2 $17,500 for Audit Committee Chair, $15,000 for Human Capital & Compensation and Risk & Compliance

 

3 $250,000 for Chairman. Vests four years after the date of grant.

The Company’s 2011 Incentive Compensation Plan provides that the Compensation Committee have full authority to provide equity-based or other incentive awards to non-employee Directors. Equity-based awards shown in the table below were granted under the 2011 Incentive Compensation Plan. The Company has a stock ownership guideline for its Directors of shares having a value equal to at least $250,000.

Pursuant to a Deferred Compensation Plan, Directors may annually defer from one-half to all of their compensation as Directors. The deferred funds bear interest until paid at an annually adjusted rate equal to 1% over the U.S. Treasury bill rate or Directors may elect to receive a return on deferred funds at a rate equal to the rate of return on the Company’s common stock.

 

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The following table summarizes the compensation earned by or awarded to each non-employee Director who served on the Board of Directors during 2012. The Stock Awards and Option Awards columns in the table display the grant date fair value associated with the equity awards. The amounts listed in the Stock Awards column represent the restricted stock award that vests four years after the grant date. The award relates to the fiscal year in which it was granted. Directors did not receive any Option Awards or Non-Equity Incentive Plan Compensation in 2012.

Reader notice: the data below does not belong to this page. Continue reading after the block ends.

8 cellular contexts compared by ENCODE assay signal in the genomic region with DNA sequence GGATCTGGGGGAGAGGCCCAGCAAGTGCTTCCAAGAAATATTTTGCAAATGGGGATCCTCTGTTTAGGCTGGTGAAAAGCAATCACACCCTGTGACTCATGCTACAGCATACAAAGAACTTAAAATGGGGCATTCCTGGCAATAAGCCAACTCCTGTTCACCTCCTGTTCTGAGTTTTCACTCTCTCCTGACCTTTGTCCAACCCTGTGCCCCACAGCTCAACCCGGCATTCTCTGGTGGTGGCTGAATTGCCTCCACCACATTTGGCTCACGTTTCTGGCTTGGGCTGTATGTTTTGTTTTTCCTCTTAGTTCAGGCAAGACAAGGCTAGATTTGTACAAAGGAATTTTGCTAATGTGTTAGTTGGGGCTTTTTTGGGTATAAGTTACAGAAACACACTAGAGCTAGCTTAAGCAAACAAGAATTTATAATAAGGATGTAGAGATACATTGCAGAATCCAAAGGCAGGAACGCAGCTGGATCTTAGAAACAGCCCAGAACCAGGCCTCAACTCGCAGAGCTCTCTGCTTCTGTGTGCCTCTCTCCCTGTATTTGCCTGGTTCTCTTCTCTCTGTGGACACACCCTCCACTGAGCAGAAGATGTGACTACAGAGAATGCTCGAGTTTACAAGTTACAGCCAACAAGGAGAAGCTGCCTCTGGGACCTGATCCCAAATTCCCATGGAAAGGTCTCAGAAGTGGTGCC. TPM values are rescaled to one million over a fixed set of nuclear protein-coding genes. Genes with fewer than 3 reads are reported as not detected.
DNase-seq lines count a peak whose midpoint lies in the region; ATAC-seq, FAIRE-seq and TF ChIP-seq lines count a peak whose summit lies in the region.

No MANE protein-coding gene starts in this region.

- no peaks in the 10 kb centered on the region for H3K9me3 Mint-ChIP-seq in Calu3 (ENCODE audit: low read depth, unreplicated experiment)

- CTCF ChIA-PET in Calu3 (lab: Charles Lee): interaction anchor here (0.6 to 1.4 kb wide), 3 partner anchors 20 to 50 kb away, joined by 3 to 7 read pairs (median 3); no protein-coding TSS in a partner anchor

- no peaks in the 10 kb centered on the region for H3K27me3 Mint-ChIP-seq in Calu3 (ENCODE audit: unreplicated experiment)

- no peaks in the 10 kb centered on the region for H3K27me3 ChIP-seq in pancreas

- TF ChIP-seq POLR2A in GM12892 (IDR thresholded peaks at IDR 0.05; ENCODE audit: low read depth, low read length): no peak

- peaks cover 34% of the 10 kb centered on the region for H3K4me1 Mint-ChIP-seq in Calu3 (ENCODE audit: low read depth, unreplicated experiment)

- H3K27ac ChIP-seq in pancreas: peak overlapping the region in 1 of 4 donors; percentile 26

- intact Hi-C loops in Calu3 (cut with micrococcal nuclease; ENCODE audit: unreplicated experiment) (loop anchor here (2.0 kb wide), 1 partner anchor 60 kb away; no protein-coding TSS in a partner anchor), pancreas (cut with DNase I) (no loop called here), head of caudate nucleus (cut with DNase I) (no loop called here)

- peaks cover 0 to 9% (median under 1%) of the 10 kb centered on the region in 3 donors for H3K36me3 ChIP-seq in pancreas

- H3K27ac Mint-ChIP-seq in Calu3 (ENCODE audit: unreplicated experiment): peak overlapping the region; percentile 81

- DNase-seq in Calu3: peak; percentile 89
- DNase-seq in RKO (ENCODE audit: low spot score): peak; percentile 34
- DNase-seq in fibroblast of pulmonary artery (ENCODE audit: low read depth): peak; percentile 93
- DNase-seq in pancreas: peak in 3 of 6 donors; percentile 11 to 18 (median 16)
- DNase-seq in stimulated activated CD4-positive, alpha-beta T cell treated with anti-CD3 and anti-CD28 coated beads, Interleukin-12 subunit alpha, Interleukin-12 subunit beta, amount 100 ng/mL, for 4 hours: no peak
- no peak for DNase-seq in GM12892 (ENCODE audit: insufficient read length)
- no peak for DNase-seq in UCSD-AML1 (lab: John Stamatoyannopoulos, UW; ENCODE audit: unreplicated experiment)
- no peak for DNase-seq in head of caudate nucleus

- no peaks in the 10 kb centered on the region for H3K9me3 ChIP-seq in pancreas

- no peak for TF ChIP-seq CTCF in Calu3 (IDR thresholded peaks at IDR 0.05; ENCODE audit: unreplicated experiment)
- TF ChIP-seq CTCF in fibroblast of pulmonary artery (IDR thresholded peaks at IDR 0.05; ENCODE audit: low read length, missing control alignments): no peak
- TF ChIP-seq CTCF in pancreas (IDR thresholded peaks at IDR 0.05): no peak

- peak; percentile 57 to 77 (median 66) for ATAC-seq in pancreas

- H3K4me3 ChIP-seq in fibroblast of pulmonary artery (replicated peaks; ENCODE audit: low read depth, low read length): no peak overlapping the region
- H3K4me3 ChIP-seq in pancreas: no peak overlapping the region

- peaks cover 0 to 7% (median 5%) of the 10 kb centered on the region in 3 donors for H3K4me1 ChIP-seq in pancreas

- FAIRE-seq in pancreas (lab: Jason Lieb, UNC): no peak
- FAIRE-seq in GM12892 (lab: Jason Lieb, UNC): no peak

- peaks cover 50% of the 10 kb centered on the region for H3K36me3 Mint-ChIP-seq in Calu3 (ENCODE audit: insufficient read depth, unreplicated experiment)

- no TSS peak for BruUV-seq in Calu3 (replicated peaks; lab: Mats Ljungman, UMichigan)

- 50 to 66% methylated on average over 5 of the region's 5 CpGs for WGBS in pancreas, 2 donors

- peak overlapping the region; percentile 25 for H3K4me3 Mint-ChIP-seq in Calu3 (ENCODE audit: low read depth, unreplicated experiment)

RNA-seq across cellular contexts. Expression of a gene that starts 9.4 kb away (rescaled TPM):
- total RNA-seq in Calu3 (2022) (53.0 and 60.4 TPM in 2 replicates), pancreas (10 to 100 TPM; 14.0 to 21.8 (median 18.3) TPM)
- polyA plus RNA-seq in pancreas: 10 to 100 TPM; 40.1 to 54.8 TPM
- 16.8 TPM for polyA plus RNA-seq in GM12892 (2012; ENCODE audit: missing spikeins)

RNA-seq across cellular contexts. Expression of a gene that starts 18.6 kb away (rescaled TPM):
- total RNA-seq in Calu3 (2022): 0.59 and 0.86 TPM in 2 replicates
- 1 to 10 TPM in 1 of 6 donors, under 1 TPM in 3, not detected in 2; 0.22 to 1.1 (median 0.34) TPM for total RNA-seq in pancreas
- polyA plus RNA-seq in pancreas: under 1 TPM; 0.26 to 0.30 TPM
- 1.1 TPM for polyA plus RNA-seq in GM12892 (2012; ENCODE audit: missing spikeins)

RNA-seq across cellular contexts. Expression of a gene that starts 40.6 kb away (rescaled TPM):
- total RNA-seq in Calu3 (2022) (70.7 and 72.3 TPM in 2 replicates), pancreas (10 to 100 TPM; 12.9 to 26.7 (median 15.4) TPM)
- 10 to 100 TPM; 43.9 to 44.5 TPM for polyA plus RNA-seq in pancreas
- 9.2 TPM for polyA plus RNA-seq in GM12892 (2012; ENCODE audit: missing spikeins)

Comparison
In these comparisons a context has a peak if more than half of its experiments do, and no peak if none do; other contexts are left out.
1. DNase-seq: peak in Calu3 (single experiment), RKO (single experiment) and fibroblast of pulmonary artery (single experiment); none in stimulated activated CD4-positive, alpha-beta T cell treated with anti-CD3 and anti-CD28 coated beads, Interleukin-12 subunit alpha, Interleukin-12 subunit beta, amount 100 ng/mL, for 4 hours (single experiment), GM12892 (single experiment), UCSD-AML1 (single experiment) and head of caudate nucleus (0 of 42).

2012 Director Compensation   

Name

  Fees
Earned or
Paid in
Cash ($)
    Stock
Awards(2)(4)(5)
($)
    Option
Awards(3)
($)
    Non-Equity
Incentive Plan
Compensation
($)
    Change in
Pension Value
& Nonqualified
Deferred
Compensation
Earnings

($)
    All Other
Compensation(6)
($)
    Total
($)
 

Darryl F. Allen

  $ 103,500      $ 75,006        —          —          —        $ 8,540      $ 187,046   

B. Evan Bayh

  $ 97,500 (1)    $ 75,006        —          —          —        $ 2,382      $ 174,888   

Ulysses L. Bridgeman, Jr.

  $ 78,500      $ 75,006        —          —          —        $ 8,540      $ 162,046